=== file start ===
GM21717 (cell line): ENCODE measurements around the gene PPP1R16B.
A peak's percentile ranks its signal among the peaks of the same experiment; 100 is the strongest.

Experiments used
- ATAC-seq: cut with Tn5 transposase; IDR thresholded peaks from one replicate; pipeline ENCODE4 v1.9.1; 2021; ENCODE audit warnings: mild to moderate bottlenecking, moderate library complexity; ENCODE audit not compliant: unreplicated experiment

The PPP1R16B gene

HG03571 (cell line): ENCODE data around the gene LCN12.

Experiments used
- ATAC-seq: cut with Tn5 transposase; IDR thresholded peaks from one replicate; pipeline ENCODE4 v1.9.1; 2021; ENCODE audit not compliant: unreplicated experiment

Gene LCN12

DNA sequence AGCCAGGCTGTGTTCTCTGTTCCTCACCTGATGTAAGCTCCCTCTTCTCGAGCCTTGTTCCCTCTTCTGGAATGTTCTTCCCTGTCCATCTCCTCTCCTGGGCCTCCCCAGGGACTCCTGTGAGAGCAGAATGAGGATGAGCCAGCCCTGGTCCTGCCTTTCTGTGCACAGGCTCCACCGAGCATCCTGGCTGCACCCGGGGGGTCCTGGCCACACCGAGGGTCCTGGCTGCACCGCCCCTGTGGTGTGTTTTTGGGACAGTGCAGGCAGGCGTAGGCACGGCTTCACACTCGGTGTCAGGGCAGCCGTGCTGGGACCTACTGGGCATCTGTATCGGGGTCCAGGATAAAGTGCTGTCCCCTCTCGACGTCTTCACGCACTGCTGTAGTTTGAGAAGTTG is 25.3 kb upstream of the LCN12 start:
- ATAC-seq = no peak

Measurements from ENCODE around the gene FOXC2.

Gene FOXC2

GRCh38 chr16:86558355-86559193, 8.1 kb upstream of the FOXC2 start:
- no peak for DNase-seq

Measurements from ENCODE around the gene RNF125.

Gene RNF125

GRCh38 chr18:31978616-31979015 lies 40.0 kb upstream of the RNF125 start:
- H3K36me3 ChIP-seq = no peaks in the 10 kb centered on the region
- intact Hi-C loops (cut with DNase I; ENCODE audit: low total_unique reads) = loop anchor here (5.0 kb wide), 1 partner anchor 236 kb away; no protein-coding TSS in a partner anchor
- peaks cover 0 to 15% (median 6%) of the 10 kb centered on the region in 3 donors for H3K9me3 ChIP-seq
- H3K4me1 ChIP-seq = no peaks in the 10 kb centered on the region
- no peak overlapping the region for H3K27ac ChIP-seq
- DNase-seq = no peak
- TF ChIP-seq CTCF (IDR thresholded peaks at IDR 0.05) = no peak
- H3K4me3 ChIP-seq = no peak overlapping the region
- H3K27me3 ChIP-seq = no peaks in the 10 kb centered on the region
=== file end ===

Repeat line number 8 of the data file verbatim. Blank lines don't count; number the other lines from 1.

- ATAC-seq: cut with Tn5 transposase; IDR thresholded peaks from one replicate; pipeline ENCODE4 v1.9.1; 2021; ENCODE audit not compliant: unreplicated experiment